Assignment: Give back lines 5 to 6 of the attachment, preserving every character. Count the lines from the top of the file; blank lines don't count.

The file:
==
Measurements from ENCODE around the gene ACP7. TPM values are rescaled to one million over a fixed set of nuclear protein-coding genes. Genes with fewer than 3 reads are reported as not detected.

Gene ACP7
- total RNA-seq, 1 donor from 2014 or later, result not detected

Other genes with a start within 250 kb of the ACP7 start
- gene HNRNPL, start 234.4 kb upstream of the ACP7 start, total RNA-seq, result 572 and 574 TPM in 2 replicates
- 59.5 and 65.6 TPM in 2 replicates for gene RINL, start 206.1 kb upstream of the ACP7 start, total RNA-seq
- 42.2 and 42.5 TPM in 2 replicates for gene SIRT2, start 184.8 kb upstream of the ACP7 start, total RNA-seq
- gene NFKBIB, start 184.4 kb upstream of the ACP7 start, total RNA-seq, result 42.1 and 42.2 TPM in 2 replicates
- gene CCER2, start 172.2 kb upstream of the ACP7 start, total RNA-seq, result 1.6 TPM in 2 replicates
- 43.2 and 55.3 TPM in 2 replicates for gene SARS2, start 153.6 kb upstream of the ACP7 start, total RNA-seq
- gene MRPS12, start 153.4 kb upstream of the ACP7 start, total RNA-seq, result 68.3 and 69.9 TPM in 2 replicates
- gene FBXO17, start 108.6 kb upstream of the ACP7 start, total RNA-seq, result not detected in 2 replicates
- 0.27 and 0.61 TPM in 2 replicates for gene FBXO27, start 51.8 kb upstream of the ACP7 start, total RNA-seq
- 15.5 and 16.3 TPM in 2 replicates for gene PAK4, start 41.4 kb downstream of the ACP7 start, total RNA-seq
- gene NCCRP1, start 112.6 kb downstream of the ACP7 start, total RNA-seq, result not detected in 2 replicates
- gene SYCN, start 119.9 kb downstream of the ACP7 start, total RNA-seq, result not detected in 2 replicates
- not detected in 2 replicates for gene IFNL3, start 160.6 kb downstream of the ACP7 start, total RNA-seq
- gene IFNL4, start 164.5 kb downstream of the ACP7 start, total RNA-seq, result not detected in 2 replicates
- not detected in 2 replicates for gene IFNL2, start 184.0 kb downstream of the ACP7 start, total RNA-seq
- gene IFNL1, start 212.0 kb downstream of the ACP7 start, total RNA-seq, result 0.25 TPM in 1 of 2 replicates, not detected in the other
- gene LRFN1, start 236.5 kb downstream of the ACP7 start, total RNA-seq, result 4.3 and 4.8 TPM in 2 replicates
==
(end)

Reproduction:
- gene HNRNPL, start 234.4 kb upstream of the ACP7 start, total RNA-seq, result 572 and 574 TPM in 2 replicates
- 59.5 and 65.6 TPM in 2 replicates for gene RINL, start 206.1 kb upstream of the ACP7 start, total RNA-seq